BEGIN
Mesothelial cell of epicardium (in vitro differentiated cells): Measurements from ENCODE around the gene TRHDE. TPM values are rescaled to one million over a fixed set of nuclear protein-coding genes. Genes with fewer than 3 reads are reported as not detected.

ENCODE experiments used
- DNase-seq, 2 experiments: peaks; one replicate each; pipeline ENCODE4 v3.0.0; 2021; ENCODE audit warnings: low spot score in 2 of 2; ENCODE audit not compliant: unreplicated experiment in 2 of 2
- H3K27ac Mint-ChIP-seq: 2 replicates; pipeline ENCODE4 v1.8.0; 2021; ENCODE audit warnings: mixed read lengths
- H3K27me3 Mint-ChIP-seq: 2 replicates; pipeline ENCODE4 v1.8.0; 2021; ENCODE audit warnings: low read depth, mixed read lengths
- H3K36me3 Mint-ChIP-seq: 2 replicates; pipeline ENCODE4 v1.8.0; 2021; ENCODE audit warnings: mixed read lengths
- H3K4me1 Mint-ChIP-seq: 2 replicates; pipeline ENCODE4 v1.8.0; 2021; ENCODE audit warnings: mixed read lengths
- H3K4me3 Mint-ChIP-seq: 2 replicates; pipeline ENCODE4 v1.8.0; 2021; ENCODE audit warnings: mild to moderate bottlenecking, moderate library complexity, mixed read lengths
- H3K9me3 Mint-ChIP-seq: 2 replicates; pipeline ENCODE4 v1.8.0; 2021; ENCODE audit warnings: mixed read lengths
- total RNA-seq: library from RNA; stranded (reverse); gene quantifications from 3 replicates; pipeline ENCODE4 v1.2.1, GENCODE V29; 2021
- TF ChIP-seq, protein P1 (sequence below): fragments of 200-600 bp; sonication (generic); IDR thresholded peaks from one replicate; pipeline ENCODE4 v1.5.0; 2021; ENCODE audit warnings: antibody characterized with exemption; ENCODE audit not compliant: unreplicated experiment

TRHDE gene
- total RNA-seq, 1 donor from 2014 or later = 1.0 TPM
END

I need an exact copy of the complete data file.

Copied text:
Mesothelial cell of epicardium (in vitro differentiated cells): Measurements from ENCODE around the gene TRHDE. TPM values are rescaled to one million over a fixed set of nuclear protein-coding genes. Genes with fewer than 3 reads are reported as not detected.

ENCODE experiments used
- DNase-seq, 2 experiments: peaks; one replicate each; pipeline ENCODE4 v3.0.0; 2021; ENCODE audit warnings: low spot score in 2 of 2; ENCODE audit not compliant: unreplicated experiment in 2 of 2
- H3K27ac Mint-ChIP-seq: 2 replicates; pipeline ENCODE4 v1.8.0; 2021; ENCODE audit warnings: mixed read lengths
- H3K27me3 Mint-ChIP-seq: 2 replicates; pipeline ENCODE4 v1.8.0; 2021; ENCODE audit warnings: low read depth, mixed read lengths
- H3K36me3 Mint-ChIP-seq: 2 replicates; pipeline ENCODE4 v1.8.0; 2021; ENCODE audit warnings: mixed read lengths
- H3K4me1 Mint-ChIP-seq: 2 replicates; pipeline ENCODE4 v1.8.0; 2021; ENCODE audit warnings: mixed read lengths
- H3K4me3 Mint-ChIP-seq: 2 replicates; pipeline ENCODE4 v1.8.0; 2021; ENCODE audit warnings: mild to moderate bottlenecking, moderate library complexity, mixed read lengths
- H3K9me3 Mint-ChIP-seq: 2 replicates; pipeline ENCODE4 v1.8.0; 2021; ENCODE audit warnings: mixed read lengths
- total RNA-seq: library from RNA; stranded (reverse); gene quantifications from 3 replicates; pipeline ENCODE4 v1.2.1, GENCODE V29; 2021
- TF ChIP-seq, protein P1 (sequence below): fragments of 200-600 bp; sonication (generic); IDR thresholded peaks from one replicate; pipeline ENCODE4 v1.5.0; 2021; ENCODE audit warnings: antibody characterized with exemption; ENCODE audit not compliant: unreplicated experiment

TRHDE gene
- total RNA-seq, 1 donor from 2014 or later = 1.0 TPM